Thursday, November 17, 2022

Trouting About in Vermont (Pt. 1)

 Back in mid September, with some rains bringing rivers back to life and temperatures on the fall, the trout itch started to need scratching. With the Farmington still too low to be of particular interest in daylight, Garth and I set our sights further afield. The Rangeley region seemed like one decent choice, it had been a while since I'd tangled with large brook trout. Night fishing in the Catskills also didn't seem like a bad plan. We settled on an area between the two, and one I'd not spent as much time exploring. Though I'd fished Vermont many times, rarely ever have trout been the target. With input from Drew Price of Masterclass Angling, a lot of research trough USGS data, satellite imagery, and the limited available fishery data, I created a hit-list of rivers and specific spots within rivers. I packed up the 4Runner and picked up Garth after he got home from work one evening and we headed north. 

The plan was simple: car camp, fish, and explore. We had a few days and nights to work with on some of the prettiest trout waters in the Northeast. The Green Mountains have a rich trout and fly fishing history; being home to Orvis's headquarters, the famed and fickle Battenkill, and some exceptionally beautiful and large wild salmonidae. It is a stronghold of native brook trout, though some of the Green's streams are now dominated by nonnative brown trout and in some cases, rainbows as well. We hoped to catch all three species in some beautiful and at times quite remote waters. 

We arrived in the dark and caught some rest near the stream I wanted to fish first. It was the most remote of them and a totally blank slate for us. It was going to be cold and there'd be trout in it, we just didn't know how many, what species, or how big. When I first got a look at the river I liked what I saw. Flows were strong, the water was a little tanic, and the surrounding woods were beautiful mixed forest dripping with moss. Spring seeps poured out of the hills and the river valley itself was spotted with beaver meadows. Varied habitat makes the best habitat, and this felt like a clean and healthy ecosystem. I was getting pretty excited. 

This environment may actually have had the highest density of Eastern newts I'd ever encountered. The wetland areas, be they active beaver ponds or the remnants of abandoned ones, were crawling with hundreds upon hundreds of the aquatic form. Walking through the woods we turned up the bright orange terrestrial form as well, know as red efts.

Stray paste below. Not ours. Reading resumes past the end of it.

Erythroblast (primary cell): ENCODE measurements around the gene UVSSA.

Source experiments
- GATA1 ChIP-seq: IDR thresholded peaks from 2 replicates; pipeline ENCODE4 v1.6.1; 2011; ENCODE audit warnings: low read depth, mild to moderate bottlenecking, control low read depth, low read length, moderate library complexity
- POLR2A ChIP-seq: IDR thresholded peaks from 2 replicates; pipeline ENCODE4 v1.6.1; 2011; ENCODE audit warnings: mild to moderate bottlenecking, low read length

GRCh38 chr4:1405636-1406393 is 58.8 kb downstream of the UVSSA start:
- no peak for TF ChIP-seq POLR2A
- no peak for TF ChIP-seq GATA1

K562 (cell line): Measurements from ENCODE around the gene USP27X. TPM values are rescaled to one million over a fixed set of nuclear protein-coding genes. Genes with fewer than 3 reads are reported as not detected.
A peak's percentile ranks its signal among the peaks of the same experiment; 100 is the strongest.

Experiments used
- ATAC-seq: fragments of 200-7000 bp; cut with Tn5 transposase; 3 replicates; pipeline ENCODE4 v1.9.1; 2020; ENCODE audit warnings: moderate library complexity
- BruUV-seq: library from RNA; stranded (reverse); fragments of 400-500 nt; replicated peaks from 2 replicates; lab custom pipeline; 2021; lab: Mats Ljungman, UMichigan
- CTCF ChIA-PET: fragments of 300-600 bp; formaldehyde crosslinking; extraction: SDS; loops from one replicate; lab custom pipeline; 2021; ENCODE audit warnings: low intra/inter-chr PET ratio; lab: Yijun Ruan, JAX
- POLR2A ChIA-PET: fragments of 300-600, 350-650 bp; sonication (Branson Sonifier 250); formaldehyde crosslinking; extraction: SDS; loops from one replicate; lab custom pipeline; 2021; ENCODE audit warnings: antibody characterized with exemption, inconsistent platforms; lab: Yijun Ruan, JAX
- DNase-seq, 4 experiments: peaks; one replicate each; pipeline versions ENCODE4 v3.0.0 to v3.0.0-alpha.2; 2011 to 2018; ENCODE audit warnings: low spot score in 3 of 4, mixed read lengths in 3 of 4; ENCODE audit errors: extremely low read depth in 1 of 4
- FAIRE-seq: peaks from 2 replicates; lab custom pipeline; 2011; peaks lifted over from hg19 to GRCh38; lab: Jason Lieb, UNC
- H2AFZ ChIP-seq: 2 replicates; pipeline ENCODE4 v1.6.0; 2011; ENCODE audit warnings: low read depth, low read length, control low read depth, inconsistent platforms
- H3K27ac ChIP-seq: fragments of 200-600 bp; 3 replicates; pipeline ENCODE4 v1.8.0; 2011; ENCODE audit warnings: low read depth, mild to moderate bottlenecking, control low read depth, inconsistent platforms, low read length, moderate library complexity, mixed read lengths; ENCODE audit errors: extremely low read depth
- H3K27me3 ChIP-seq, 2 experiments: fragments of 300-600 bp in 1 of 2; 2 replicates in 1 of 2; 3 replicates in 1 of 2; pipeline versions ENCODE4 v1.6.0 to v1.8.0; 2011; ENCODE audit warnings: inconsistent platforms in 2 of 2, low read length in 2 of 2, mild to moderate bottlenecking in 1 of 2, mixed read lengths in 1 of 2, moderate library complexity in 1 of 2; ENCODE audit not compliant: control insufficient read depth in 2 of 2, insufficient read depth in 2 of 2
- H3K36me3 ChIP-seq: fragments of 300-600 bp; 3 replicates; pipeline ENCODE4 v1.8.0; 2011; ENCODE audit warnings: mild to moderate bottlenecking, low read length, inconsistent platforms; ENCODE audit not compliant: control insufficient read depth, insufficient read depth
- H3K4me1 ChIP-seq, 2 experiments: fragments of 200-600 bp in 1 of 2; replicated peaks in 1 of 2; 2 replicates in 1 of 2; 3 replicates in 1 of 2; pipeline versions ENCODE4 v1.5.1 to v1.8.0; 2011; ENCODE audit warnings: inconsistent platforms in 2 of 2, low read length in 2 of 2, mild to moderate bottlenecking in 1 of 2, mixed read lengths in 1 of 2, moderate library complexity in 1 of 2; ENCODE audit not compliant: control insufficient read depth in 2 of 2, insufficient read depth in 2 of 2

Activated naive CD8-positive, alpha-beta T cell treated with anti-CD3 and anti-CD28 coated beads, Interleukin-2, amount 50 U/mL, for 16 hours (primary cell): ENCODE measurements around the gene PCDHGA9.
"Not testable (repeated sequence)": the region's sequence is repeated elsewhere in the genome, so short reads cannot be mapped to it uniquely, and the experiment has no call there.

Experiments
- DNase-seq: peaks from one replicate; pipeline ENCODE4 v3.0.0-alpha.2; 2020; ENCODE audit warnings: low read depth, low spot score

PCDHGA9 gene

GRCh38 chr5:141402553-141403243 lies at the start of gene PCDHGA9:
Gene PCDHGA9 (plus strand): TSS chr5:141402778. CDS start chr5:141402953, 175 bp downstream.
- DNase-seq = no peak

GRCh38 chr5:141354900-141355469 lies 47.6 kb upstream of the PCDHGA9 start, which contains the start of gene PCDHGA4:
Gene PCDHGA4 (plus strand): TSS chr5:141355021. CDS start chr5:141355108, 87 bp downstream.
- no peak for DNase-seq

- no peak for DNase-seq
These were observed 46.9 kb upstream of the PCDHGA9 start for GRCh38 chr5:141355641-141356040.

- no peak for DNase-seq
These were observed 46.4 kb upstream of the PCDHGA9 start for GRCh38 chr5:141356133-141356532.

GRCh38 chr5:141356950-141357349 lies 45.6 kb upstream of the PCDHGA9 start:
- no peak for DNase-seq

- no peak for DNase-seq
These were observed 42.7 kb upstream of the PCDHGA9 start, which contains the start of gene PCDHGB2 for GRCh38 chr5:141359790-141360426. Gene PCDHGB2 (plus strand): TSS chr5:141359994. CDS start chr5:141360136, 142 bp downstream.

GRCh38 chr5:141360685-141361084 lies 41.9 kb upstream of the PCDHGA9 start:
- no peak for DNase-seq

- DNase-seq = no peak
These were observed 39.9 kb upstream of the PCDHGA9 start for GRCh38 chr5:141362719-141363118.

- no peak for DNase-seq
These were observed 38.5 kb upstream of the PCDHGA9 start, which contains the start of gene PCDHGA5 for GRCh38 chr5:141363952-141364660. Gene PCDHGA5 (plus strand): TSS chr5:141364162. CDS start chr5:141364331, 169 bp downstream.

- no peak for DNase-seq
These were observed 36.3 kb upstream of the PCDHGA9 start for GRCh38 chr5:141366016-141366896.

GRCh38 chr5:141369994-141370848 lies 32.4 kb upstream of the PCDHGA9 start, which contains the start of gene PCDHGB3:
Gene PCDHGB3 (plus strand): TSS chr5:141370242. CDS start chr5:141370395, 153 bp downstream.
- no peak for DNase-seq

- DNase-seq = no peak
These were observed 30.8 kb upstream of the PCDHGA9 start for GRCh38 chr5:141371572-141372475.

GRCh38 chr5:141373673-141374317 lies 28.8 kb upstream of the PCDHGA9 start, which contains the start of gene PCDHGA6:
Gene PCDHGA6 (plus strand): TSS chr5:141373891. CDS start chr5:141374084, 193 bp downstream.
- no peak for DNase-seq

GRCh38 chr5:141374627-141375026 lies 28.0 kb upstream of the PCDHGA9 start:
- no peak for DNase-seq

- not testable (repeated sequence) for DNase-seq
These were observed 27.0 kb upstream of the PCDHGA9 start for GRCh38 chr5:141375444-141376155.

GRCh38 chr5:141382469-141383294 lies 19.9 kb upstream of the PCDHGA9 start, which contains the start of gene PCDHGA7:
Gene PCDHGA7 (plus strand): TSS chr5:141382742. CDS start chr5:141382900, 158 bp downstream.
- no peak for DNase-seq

Also occupying the beaver ponds were creek chubs and a variety of dragonfly species. The stream itself was cold and fast and seemed fairly sterile, harboring caddis and midges but very little in the way of mayflies as far as I could tell. It seemed a bit too "clean" and nutrient deficient to be brown trout habitat- remember that point - and out initial visit seemed to indicate that the stream was very rich with brook trout and hardly any other fish of any kind. These fish were beautiful, dark specimens averaging 6 inches. Some exceeded that mark, but it didn't feel like encountering one much in excess of 10 inches was likely. They were quite numerous though. I fished the ever reliable Ausable Ugly, and it produced handsome fontinalis one after another for a few hours. 

After months of fishing urban, industrial, and suburban habitats almost exclusively, it was a relief to get away from people and signs of people. Unfortunately some of this was an illusion. Neither the forest itself nor the stream were in a fully natural state. The land it was contained within was is fact, in essence, a protected tree farm open to recreation. It was timber in reserve. We passed patch cuts on the long dirt road in. But at the very least signs of human presence were limited down in the river valley. There weren't angler foot paths. The fish didn't have the injuries so common in pressured fisheries where trout are caught and released repetitively throughout their lives. Trash wasn't merely scarce, there was none. It was rejuvenating. 

I can only catch so many small brook trout in a day, though, before I feel bad for disrupting their natural rhythms. Garth and I then decided to go disrupt the rhythm of some non-natives. It was time to look for a big brown trout. Though not a widely known big trutta destination, Garth and I had a bit of intel to act on. Perhaps we'd stop somewhere along the way that we knew nothing about as well. This was an exploratory mission after all.

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  1. Nice spots and halos

  2. I need some of that right now. Sadly trout seasons closed here in Wisco til January. Nice fish